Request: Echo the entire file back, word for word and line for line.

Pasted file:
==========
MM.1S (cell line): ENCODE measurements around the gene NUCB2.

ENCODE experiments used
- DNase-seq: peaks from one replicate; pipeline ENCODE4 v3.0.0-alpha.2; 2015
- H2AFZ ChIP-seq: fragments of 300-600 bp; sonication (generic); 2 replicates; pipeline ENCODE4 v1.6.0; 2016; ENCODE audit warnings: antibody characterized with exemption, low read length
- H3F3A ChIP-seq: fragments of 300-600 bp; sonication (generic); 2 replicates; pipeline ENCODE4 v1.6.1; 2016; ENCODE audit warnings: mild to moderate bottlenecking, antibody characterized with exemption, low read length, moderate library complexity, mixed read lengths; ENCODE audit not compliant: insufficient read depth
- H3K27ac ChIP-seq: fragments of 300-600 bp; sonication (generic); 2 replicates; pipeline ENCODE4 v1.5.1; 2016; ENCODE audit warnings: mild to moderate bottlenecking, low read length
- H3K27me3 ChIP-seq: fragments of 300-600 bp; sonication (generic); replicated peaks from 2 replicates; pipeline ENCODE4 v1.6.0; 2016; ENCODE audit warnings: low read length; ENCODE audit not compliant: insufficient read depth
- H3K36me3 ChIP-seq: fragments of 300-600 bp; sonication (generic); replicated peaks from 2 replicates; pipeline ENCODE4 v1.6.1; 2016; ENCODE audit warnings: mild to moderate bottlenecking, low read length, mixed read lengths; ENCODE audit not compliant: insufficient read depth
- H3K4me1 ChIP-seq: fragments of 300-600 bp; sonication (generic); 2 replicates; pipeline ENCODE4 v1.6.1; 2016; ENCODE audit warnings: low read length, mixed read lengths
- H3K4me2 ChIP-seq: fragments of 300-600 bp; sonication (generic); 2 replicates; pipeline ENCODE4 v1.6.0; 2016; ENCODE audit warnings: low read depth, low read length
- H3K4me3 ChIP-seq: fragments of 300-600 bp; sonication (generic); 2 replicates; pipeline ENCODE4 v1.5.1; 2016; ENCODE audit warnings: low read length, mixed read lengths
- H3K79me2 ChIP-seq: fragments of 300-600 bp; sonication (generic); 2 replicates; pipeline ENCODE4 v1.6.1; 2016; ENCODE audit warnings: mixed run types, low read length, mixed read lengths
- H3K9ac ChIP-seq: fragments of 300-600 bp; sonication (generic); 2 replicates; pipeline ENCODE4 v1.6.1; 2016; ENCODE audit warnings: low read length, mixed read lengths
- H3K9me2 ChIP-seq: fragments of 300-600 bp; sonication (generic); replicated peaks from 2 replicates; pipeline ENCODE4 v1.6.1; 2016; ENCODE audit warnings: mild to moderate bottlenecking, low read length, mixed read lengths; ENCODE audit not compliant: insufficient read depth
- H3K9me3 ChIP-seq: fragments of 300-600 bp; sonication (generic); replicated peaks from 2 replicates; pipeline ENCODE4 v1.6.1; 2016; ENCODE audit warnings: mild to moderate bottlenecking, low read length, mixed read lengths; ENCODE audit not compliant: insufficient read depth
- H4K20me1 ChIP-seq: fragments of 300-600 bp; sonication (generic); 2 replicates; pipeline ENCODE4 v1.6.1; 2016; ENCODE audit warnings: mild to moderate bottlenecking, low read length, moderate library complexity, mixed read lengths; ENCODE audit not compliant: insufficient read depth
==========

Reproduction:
MM.1S (cell line): ENCODE measurements around the gene NUCB2.

ENCODE experiments used
- DNase-seq: peaks from one replicate; pipeline ENCODE4 v3.0.0-alpha.2; 2015
- H2AFZ ChIP-seq: fragments of 300-600 bp; sonication (generic); 2 replicates; pipeline ENCODE4 v1.6.0; 2016; ENCODE audit warnings: antibody characterized with exemption, low read length
- H3F3A ChIP-seq: fragments of 300-600 bp; sonication (generic); 2 replicates; pipeline ENCODE4 v1.6.1; 2016; ENCODE audit warnings: mild to moderate bottlenecking, antibody characterized with exemption, low read length, moderate library complexity, mixed read lengths; ENCODE audit not compliant: insufficient read depth
- H3K27ac ChIP-seq: fragments of 300-600 bp; sonication (generic); 2 replicates; pipeline ENCODE4 v1.5.1; 2016; ENCODE audit warnings: mild to moderate bottlenecking, low read length
- H3K27me3 ChIP-seq: fragments of 300-600 bp; sonication (generic); replicated peaks from 2 replicates; pipeline ENCODE4 v1.6.0; 2016; ENCODE audit warnings: low read length; ENCODE audit not compliant: insufficient read depth
- H3K36me3 ChIP-seq: fragments of 300-600 bp; sonication (generic); replicated peaks from 2 replicates; pipeline ENCODE4 v1.6.1; 2016; ENCODE audit warnings: mild to moderate bottlenecking, low read length, mixed read lengths; ENCODE audit not compliant: insufficient read depth
- H3K4me1 ChIP-seq: fragments of 300-600 bp; sonication (generic); 2 replicates; pipeline ENCODE4 v1.6.1; 2016; ENCODE audit warnings: low read length, mixed read lengths
- H3K4me2 ChIP-seq: fragments of 300-600 bp; sonication (generic); 2 replicates; pipeline ENCODE4 v1.6.0; 2016; ENCODE audit warnings: low read depth, low read length
- H3K4me3 ChIP-seq: fragments of 300-600 bp; sonication (generic); 2 replicates; pipeline ENCODE4 v1.5.1; 2016; ENCODE audit warnings: low read length, mixed read lengths
- H3K79me2 ChIP-seq: fragments of 300-600 bp; sonication (generic); 2 replicates; pipeline ENCODE4 v1.6.1; 2016; ENCODE audit warnings: mixed run types, low read length, mixed read lengths
- H3K9ac ChIP-seq: fragments of 300-600 bp; sonication (generic); 2 replicates; pipeline ENCODE4 v1.6.1; 2016; ENCODE audit warnings: low read length, mixed read lengths
- H3K9me2 ChIP-seq: fragments of 300-600 bp; sonication (generic); replicated peaks from 2 replicates; pipeline ENCODE4 v1.6.1; 2016; ENCODE audit warnings: mild to moderate bottlenecking, low read length, mixed read lengths; ENCODE audit not compliant: insufficient read depth
- H3K9me3 ChIP-seq: fragments of 300-600 bp; sonication (generic); replicated peaks from 2 replicates; pipeline ENCODE4 v1.6.1; 2016; ENCODE audit warnings: mild to moderate bottlenecking, low read length, mixed read lengths; ENCODE audit not compliant: insufficient read depth
- H4K20me1 ChIP-seq: fragments of 300-600 bp; sonication (generic); 2 replicates; pipeline ENCODE4 v1.6.1; 2016; ENCODE audit warnings: mild to moderate bottlenecking, low read length, moderate library complexity, mixed read lengths; ENCODE audit not compliant: insufficient read depth